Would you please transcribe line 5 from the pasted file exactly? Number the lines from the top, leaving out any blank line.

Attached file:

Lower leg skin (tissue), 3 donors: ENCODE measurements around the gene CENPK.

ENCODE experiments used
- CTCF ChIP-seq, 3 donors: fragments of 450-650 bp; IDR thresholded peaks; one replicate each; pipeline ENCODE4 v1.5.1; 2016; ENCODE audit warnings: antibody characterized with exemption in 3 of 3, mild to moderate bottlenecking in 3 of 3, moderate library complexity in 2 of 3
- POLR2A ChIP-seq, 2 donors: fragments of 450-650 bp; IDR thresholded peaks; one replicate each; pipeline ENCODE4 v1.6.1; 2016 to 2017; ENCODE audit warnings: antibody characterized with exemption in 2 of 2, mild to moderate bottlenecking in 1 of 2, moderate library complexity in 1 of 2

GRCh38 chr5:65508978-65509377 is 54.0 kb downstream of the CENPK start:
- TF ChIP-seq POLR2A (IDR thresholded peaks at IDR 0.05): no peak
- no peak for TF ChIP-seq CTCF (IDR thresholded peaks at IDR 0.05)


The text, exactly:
GRCh38 chr5:65508978-65509377 is 54.0 kb downstream of the CENPK start: